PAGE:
In many ways, this is one of the most shocking, thought provoking Star Trek stories ever told.
The Siege of AR-558 (Season 7, Episode 8)
One thing about experiencing the Dominion War through Sisko and the DS9 crew, was it often seemed a decidedly clean affair. Yet in this episode we get a real sense of the true brutality and violence of a prolonged war, as the regular crew encounter a Star Fleet platoon, tasked with holding a captured Dominion installation. The squad are exhausted, having held the position for five months and suffered heavy casualties with only 43 of the original 150 still alive.
Siege of AR-558 is one of the darker episodes of the Dominion War. The violence is grittier, more sickeningly foreboding as the final Jem’Hadar assault begins. However, the main emphasis is on the dehumanising effect that war has on combatants. One troop wears a necklace of Ketracel-White vials he’s taken from Jem’Hadar he has killed. There are also signs of stress and trauma and a frustration that they have been forgotten by the higher command, even Sisko seeming a little cold and dismissive of their complaints.
Surprisingly, it’s Quark (reluctantly with the crew on a fact finding mission), who brings a humanity to the episode, seeing what the exposure to violence has driven the squad to become. He becomes concerned that his nephew Nog starts to idolise the veterans and he’s horrified when Nog is sent on a recon mission. Quark clashes with Sisko over this, stating that he would never send Jake into danger like that. Sisko’s response that Jake isn’t Starfleet is true and valid, but it also brings to mind the callousness involved in sending other people’s children into war.
This is a powerful episode, set in a suitably dark atmosphere and with a moody, sombre score there is a sad and ugly feel to the violence. The fallen mean something to us as we get to know them a little (including Bill Mumy of Lost in Space and Babylon Five amongst them), but Nog is also amongst the casualties as he’s wounded and loses a leg, which leads to him suffering PTSD in a future episode.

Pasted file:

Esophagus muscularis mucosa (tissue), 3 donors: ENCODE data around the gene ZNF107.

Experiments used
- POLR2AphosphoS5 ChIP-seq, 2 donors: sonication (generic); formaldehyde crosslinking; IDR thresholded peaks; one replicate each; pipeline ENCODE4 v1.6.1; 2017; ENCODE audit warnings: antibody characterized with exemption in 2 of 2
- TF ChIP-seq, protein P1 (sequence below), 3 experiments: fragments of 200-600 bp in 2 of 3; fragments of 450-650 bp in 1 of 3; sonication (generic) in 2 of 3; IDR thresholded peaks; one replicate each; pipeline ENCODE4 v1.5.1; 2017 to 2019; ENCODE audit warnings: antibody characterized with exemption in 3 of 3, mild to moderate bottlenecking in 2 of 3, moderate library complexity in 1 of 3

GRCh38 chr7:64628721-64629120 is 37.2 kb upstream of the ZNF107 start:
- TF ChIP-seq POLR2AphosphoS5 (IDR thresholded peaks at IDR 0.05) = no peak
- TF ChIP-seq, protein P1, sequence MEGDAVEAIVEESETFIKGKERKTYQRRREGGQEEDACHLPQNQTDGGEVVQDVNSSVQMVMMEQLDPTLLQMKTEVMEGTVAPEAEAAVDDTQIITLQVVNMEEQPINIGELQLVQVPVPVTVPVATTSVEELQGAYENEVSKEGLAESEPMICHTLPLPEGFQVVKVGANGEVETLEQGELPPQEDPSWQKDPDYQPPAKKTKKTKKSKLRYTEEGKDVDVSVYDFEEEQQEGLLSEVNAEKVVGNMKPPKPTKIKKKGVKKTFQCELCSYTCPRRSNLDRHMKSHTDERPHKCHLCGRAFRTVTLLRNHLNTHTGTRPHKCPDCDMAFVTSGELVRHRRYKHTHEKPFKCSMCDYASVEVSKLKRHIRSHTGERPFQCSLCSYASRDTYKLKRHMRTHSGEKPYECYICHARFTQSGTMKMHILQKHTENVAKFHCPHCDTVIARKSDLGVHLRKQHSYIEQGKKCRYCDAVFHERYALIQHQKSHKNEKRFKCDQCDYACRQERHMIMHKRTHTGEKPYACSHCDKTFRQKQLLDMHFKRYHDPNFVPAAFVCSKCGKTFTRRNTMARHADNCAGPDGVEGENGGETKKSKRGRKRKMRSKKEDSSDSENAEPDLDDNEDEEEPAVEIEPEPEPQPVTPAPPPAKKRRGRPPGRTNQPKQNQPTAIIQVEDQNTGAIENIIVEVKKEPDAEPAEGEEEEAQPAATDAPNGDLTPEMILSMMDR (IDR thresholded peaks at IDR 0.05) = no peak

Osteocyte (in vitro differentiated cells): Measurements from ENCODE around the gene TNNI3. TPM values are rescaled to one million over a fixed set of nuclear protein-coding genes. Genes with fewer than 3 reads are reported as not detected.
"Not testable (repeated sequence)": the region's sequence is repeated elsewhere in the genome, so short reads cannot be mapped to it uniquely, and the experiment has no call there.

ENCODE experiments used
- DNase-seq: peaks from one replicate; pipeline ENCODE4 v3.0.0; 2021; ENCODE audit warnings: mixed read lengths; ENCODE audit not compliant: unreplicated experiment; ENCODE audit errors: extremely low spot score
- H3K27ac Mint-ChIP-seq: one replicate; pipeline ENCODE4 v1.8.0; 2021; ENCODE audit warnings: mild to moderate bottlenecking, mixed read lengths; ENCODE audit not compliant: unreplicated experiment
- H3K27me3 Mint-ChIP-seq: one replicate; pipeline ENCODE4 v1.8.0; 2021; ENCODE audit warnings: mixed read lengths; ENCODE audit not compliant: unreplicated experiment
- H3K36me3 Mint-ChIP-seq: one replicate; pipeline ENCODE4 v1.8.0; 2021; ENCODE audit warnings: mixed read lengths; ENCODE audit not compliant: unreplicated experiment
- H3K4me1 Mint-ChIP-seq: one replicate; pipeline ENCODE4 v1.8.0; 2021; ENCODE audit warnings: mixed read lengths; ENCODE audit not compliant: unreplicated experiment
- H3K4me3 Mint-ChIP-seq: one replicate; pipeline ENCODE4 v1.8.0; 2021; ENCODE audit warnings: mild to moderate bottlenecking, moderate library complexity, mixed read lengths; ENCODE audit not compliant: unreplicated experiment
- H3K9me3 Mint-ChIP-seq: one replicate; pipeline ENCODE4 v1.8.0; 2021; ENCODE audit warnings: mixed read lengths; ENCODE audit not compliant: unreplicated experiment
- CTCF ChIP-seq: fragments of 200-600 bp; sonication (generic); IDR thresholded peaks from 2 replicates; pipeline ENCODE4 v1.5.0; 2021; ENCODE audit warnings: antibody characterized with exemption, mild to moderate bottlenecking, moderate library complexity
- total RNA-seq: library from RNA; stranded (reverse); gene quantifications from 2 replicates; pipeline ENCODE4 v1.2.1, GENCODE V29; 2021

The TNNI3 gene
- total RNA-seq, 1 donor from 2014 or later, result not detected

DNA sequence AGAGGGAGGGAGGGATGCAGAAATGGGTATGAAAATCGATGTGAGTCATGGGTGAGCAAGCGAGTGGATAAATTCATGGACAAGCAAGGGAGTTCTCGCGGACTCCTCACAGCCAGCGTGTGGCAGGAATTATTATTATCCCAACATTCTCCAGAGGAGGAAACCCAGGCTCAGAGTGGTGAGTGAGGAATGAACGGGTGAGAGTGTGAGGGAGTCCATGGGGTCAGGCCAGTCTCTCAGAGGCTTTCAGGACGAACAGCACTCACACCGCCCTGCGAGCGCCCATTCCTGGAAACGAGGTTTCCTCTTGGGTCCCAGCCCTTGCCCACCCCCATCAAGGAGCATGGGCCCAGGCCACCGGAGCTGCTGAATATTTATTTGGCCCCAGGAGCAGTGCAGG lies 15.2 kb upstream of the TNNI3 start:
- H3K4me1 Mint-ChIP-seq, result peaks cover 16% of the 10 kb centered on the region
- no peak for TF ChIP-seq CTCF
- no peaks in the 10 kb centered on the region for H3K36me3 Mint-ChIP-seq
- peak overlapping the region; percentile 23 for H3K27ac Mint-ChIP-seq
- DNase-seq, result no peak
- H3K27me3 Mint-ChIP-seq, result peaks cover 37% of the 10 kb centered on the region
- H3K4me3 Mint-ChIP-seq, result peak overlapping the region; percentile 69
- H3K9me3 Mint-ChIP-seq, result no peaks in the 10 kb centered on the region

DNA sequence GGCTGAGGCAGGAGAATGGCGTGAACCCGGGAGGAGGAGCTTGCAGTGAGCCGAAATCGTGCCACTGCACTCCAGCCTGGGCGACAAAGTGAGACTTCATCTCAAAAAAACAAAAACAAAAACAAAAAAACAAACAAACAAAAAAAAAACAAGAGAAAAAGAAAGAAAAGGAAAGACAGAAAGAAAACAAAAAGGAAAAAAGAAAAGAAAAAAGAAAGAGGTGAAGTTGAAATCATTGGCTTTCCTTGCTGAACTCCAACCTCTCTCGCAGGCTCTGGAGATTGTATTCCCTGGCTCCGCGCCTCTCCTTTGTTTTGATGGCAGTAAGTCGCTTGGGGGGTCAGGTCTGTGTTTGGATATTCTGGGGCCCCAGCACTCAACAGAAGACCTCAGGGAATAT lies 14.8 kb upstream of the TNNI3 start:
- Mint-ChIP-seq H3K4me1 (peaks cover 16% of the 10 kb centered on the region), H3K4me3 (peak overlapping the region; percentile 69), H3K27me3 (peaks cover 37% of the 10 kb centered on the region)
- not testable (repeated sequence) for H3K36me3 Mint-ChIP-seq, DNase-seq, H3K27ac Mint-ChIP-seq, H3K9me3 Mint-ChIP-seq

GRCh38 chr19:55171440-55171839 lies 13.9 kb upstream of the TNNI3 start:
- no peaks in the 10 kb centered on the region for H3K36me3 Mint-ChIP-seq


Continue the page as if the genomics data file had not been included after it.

An interesting moment in the battle also has an effect on the normally indestructible Sisko, who is knocked down in the fighting and as he passes out sees a Jem’Hadar stood over him about to deliver the killing blow. He awakens with the battle over, and there is no idea of how he survived or what happened to the Jem’Hadar. It’s a sign of the randomness of death on the battlefield, that surviving is as much about luck as it is skill.
Sisko is obviously affected by the experience. He’s dismissive of Worf’s claims this was a glorious victory (as a viewer you kinda hate Worf at this moment for saying that) and upon hearing the daily war casualty reports he points out that we shouldn’t forget they aren’t simply numbers but lives.
The Dominion War is an exciting saga, with thrilling action scenes and stories of adventure. But in Siege AR-558, we are brought down to Earth with a reminder of the ugliness of fighting, with as near a Saving Private Ryan vibe as we can get from Star Trek.
What You Leave Behind (Season 7, Episode 25)
For the first time a Star Trek show adopted a straight episodic serial approach, as Deep Space Nine ended it’s seven year run with a ten episode storyline that brought an end to the Dominion War. While nowadays it is the norm in television including Star Trek, back then it was a bold and exciting move.